challenged, however, “both sides submit proof and the
court decides, by a preponderance of the evidence, whether
the amount-in-controversy requirement has been
satisfied.” Dart Cherokee Basin Operating Co. v.
Owens, 135 S.Ct. 547, 554 (2014). The court may order
jurisdictional discovery to determine whether the party
seeking removal has met its burden of establishing the amount
in controversy. Abrego Abrego v. The Dow Chem. Co.,
443 F.3d 676, 691 (9th Cir. 2006). Thus,
“‘the court may consider facts in the removal
petition, and may require parties to submit-summary
judgment-type evidence relevant to the amount in controversy
at the time of removal'.” Vangsnes v. Liberty
Mutual Group, Inc., 2013 WL 2255901 *4 (D. Mont. May 22,
2013) (quoting Singer v. State Farm Mut. Auto. Ins.
Co., 116 F.3d 373, 377 (9th Cir. 1997)).
Ultimately, the court must make findings of jurisdictional
facts using a preponderance of the evidence standard.
Abrego Abrego, 443 F.3d at 391; see 28 U.S.C. §
Dewey's Complaint alleges that the Geico insurance policy
at issue provided for $25, 000 in underinsured motorist
benefits, and otherwise seeks an unspecified amount of
compensatory and punitive damages together with an award of
attorney fees. A request for punitive damages may be
considered in determining the amount in controversy.
Gibson v. Chrysler Corporation, 261 F.3d 927, 945
(9th Cir. 2001). A request for attorney's fees
may also be considered as part of the amount in controversy
if the substantive law of the forum state allows them to be
recovered. Guglielmino v. McKee Foods Corp., 506
F.3d 696, 700 (9th Cir. 2007). Geico thus alleges
based on the face of the Complaint that the amount in
controversy exceeds the $75, 000 jurisdictional threshold.
because Dewey challenges that assertion in his motion to
remand, and it is not facially apparent from the Complaint
whether Dewey is seeking damages in excess of $75, 000, the
Court will allow the parties to engage in limited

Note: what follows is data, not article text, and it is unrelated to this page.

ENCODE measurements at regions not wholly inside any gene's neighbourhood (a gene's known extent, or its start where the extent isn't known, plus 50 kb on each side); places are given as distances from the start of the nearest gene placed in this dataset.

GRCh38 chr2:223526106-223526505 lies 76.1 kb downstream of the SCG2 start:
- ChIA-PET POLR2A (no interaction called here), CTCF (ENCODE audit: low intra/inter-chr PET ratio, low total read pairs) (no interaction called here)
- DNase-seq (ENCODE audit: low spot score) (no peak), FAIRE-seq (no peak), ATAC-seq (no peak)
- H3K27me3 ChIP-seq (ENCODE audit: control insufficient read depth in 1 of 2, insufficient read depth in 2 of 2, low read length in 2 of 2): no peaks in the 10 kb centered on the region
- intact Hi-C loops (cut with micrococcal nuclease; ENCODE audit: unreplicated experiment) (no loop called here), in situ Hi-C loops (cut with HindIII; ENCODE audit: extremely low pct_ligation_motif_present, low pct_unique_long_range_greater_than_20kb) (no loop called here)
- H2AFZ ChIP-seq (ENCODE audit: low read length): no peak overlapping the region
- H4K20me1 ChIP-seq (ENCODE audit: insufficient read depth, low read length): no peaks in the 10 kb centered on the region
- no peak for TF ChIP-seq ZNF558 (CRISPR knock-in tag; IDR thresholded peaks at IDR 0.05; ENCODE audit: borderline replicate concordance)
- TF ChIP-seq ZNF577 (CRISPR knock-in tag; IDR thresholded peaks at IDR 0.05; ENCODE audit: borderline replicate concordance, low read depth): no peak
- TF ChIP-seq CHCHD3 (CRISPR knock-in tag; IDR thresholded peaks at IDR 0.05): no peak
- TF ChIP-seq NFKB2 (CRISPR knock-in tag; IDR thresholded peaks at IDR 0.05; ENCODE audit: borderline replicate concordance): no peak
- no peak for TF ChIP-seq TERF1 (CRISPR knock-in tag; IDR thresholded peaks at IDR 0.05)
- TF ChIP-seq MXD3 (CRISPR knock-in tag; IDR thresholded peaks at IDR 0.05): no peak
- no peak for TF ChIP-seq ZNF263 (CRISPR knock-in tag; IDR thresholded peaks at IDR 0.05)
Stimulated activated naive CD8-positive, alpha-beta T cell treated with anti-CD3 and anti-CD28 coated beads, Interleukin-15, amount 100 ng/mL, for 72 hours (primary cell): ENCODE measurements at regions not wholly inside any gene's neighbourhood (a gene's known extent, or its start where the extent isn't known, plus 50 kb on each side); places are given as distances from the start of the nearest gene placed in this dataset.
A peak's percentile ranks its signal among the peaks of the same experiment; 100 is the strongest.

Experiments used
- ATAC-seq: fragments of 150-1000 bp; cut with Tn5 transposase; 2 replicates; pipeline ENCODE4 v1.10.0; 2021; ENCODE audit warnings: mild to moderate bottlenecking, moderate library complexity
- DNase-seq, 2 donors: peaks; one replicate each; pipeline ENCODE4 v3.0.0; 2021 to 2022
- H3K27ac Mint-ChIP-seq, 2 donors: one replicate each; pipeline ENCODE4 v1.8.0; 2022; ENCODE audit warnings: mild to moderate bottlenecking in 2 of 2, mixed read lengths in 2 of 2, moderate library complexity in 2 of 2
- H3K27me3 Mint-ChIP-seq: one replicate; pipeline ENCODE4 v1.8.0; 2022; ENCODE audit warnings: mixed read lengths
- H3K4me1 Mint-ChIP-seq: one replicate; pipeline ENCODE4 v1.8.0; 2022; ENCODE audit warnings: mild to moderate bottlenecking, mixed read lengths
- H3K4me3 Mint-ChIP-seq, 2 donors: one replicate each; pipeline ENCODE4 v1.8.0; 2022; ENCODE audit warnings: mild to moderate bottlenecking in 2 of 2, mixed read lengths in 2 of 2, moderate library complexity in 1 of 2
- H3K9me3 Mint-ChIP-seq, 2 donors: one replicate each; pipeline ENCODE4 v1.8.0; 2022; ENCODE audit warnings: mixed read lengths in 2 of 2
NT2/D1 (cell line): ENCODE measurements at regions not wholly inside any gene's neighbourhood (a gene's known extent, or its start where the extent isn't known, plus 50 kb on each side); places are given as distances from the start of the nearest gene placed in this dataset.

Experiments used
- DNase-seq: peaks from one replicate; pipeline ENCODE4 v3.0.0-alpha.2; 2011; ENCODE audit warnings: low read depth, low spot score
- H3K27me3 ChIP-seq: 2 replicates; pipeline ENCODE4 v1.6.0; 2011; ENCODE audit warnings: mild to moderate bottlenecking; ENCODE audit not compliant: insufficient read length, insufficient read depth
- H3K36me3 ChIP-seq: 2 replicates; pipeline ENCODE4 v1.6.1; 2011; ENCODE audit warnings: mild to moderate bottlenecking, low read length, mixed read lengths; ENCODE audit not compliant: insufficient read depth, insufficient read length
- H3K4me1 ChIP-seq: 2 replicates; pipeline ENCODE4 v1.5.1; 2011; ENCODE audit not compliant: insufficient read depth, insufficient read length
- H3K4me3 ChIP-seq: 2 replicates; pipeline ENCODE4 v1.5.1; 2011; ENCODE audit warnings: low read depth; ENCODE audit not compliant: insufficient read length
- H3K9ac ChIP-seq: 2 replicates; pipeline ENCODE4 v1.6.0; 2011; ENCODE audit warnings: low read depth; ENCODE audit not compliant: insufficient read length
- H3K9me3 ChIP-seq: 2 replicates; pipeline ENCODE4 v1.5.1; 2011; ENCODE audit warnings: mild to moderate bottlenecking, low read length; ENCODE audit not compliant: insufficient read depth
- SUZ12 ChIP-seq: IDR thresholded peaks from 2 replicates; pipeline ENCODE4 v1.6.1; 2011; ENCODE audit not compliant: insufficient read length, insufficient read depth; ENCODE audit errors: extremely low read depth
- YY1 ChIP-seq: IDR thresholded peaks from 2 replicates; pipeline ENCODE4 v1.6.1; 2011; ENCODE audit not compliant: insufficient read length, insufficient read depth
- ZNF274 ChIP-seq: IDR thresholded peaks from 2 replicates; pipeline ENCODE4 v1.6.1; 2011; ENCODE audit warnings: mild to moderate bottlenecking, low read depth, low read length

jurisdictional discovery for purposes of establishing the
amount in controversy. Likewise, Dewey may clarify the amount
in controversy by filing an affidavit stating that she will
not seek to recover damages in excess of $75, 000 inclusive
of compensatory damages, punitive damages, and attorney fees.
See Plentywood Hardware, Inc. v. Liberty Mutual Group,
Inc., 2015 WL 5692800 *3 (D. Mont. Sept. 28 2015)
(“A federal court can require a plaintiff to file an
affidavit or stipulation stating that he will not seek to
recover damages in excess of $75, 000 as a pre-condition for
remand); Sherman v. Nationwide Mutual Ins. Co., 2013
WL 550265 *2 (D. Mont. Jan. 15, 2013).
reasons set forth above, IT IS ORDERED that the parties may
engage in limited jurisdictional discovery with respect to
the amount placed in controversy by the Complaint. The
discovery may consist of requests for admissions or
interrogatories which shall be served on before April 21,
2017. Responses to any discovery requests propagated pursuant
to this order shall be served on or before May 1, 2017. If
Dewey chooses to file an affidavit clarifying the amount in
controversy, she must do so on or before April 17, 2017.
FURTHER ORDERED that unless the parties reach an agreement
regarding the amount placed in controversy by the Complaint,
they shall, on or before May 12, 2017, file ...